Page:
Though many details about his early life are in dispute, scholars agree that Arnold was born in New York City and that his father may have been the Reverend George B. Arnold. The family relocated to Illinois and then to Monmouth County, New Jersey where Arnold enjoyed a country upbringing. Though he apprenticed himself to a portrait painter in New York in 1852, Arnold soon determined that literature would be his true calling.
Born in Massachusetts to a family of merchants and seamen, Clapp traveled to Paris to translate the socialist writings of Fourier. In Paris, Clapp abandoned his ardent sympathy for the temperance movement and embraced the leisurely café life of the city. Upon returning to New York in 1850, he sought to recreate this atmosphere, spending hours at Charlie Pfaff's beer cellar, drawing a crowd of journalists, painters, actors, and poets to cultivate an American Bohemia in which participants admired and discussed the work of Edgar Allan Poe, Charles Dickens, and Washington Irving (Martin 15-7).
Ada Clare (whose given name was Jane McIlheny) was born in South Carolina. As Thomas Gunn, a contemporary of Clare, describes she "made an attempt – several attempts – to become a tragic actress, but despite any amount of puffery on the part of fellows who knew her (or wanted to know her in a scriptural sense) failed. She had money and aspired for 'fame' only" (Gunn vol. 11, 160). She received a small inheritance upon her parents' deaths, which she used to travel to Paris.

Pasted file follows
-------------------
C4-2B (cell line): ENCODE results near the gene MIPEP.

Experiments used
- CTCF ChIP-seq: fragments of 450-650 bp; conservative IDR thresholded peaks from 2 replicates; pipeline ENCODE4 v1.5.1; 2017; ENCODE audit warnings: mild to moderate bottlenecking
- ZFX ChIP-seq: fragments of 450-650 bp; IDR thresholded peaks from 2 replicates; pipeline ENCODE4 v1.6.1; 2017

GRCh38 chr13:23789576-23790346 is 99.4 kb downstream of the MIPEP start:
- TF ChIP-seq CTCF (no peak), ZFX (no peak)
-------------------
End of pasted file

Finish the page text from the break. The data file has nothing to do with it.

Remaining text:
Little is known of Jennie or (Jenny) Danforth despite the fact that she is mentioned frequently as one of the women who followed Ada Clare to Pfaff’s. Justin Martin places Jenny as one of the “other women” who “became part of the Bohemian circle at Pfaff’s and that she may have had a romantic tie to Fitz-James O’Brien (67-8). Wolle also mentions that O’Brien and Danforth were involved in an affair, but the true nature of their relationship is unknown and is merely speculation (130).